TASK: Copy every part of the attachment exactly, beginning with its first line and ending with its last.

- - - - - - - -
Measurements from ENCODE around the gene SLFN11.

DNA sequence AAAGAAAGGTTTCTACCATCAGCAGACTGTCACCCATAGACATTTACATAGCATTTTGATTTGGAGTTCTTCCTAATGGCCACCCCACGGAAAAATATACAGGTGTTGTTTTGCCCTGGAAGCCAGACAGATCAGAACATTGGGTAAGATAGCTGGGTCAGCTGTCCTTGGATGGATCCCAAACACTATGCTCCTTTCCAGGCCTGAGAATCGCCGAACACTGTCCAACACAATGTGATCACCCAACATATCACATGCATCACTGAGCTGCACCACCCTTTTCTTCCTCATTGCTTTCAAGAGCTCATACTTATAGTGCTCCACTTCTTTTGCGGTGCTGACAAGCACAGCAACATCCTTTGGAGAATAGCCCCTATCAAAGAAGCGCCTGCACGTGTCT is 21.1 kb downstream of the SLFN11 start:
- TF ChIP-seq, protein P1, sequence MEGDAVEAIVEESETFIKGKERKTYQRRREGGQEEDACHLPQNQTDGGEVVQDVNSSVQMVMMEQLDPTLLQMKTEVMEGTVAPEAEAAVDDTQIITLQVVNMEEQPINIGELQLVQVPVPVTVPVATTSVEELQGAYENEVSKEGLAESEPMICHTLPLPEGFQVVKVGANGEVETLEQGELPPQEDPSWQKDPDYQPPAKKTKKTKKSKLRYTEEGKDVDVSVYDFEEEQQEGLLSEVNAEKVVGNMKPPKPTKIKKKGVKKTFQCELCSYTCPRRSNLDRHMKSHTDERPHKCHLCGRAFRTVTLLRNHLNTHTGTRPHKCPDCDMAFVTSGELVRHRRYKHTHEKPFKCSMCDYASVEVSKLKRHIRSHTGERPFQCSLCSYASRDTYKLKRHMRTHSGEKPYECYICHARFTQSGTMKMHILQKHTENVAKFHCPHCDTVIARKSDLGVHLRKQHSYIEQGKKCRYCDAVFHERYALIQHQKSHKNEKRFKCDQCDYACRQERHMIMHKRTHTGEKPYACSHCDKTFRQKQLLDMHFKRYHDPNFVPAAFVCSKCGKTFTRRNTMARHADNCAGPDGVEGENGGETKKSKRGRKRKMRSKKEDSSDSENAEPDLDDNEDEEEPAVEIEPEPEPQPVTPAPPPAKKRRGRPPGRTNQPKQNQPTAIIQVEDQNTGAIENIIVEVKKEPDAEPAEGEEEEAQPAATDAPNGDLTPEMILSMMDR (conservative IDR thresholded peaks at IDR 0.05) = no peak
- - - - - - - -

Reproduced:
Measurements from ENCODE around the gene SLFN11.

DNA sequence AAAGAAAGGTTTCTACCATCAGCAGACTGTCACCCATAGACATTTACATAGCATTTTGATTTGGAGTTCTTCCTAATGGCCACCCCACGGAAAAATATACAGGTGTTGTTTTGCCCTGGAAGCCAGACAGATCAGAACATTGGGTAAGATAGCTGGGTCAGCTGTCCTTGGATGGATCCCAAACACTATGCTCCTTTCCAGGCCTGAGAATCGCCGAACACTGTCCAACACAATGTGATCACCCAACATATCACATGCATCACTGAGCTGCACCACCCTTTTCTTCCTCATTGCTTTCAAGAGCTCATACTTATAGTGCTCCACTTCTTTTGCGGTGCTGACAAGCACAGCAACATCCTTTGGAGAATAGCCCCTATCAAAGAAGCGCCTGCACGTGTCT is 21.1 kb downstream of the SLFN11 start:
- TF ChIP-seq, protein P1, sequence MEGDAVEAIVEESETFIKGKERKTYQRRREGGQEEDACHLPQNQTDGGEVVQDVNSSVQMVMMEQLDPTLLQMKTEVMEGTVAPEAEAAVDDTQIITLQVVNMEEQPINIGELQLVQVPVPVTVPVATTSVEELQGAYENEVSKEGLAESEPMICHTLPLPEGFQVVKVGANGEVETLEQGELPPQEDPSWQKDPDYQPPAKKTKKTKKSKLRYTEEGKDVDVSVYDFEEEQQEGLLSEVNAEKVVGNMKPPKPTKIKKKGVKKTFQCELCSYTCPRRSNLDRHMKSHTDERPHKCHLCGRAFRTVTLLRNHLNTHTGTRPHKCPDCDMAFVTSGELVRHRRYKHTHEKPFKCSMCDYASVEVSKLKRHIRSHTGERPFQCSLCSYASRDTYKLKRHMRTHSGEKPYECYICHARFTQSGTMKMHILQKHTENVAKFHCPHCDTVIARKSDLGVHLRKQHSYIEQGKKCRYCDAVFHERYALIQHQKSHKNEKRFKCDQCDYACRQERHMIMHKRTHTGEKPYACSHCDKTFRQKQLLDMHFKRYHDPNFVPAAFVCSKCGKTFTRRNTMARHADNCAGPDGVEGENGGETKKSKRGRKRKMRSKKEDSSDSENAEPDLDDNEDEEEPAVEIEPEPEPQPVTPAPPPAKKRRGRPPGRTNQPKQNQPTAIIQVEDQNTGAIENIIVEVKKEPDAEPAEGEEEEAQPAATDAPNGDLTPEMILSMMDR (conservative IDR thresholded peaks at IDR 0.05) = no peak